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Bike Commuter Horror Stories
Here are six stories from commuters around the country that are perfect examples of how something good can sometimes go horribly wrong.
1 of 7
"The roads aren't very safe where I live, so I usually take the canals to work since they're away from traffic. I usually never have problems, but one day I was on this really long stretch, and right towards the end of it, I saw an animal. At first I thought it was just a dog or something, so I kept on going. When I got a little closer, I realized it was a coyote. I wasn't sure what to do, and turning around wasn't an option. It took me about 20 minutes to finally get the nerve to try and pedal past it, and as soon as I did it took off in the same direction. I followed it all the way to the street crossing before it disappeared. It made me late for work, but I guess it could've been worse."
-Todd W., Arizona
Black Bean Soup
2 of 7
"I usually leave clothes and shoes at work so I don't have to carry anything but my lunch. The night before my wife made this really awesome black bean tortilla soup. We had plenty of leftovers, so I sealed it up in one of those airtight plastic containers that have the locking flaps on the side. In my haste during the early morning hour, I didn't realize that one of the flaps on the container wasn't locked. Halfway to work the soup leaked all over my pack, eventually making its way to the small of my back before I noticed what I'd done. Showing up to work wearing your lunch isn't the most fashionable of looks."
-Marc Lindsay at Active.com
3 of 7
"I have this old 1980s steel Schwinn Traveler that I use to get to work. I don't have to ride very far, but there are lots of small, steep hills. My bike weighs a ton, so I'm usually riding in the smallest gear I have. My shift levers are the old kind that are down on the frame, and when I came to the first hill I have to climb over, the whole thing just fell off. I tried to find the screw that held it on, but it was totally gone. I couldn't shift at all, and my shifters were just hanging there. I had to walk up every single hill pushing my 40-pound bike. I know it's silly, but I still wouldn't trade my bike for the world."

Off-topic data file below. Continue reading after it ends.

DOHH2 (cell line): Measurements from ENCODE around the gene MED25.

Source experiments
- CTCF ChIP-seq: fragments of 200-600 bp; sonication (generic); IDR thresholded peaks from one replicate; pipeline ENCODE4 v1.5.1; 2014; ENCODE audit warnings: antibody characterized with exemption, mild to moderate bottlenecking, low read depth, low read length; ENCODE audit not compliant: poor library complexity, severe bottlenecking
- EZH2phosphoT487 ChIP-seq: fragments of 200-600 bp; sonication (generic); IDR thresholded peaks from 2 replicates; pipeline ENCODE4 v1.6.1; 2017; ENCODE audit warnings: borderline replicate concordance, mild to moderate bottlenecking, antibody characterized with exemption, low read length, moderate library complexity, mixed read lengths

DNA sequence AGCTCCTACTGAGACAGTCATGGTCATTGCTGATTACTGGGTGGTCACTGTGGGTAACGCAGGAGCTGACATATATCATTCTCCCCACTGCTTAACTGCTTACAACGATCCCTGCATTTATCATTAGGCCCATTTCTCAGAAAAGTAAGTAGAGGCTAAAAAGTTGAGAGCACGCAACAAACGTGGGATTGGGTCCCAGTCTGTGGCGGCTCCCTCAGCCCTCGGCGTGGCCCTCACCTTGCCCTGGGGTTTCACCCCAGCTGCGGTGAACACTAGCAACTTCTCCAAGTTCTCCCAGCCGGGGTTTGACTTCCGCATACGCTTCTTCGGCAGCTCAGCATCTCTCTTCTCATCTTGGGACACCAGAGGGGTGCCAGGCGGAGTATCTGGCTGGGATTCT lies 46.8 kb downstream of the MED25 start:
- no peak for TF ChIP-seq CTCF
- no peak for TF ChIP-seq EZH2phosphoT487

-Rosie Arellano, southern California
4 of 7
"When the sun is out in Portland during the spring, everyone rides their bike. The weather had been nice all week, and when I looked outside in the morning there was nothing but sunshine. I even took the long route to work over the bridge so I could get a view of the cherry blossoms. They're so magical, and the view from the bridge is awesome. I guess I got caught up in the excitement from all of the good weather, but living in Portland, I should've known better. I always carry a rain jacket in my pack, but I didn't bother putting on my fenders. On the way home from work the sun disappeared in the middle of my ride, just like that, and it started to pour rain. I was a mess by the time I got home."
-Megan M., Oregon
5 of 7
"My commute is 25 miles each way. I have to wake up so early that I usually only give myself about fifteen minutes to be out the door. Once I was in such a rush that I forgot to put on my deodorant. That was a problem, but an even bigger one was the shower at work. It just so happened to be closed that day for maintenance, which left me in a big-time bind. It wasn't a good day for making friends."
6 of 7
"Atlanta is probably one of the worst cities for riding a bike. I've had all kinds of crap thrown at me, some of it intentional and some of it not. The worst was some idiot tossing his cigarette out of the passenger window. I don't know if he saw me or not, but the cigarette blew back and hit me right in the chest. I still have a burn mark on my jersey. I wanted to kill that guy."
-Kevin L., Georgia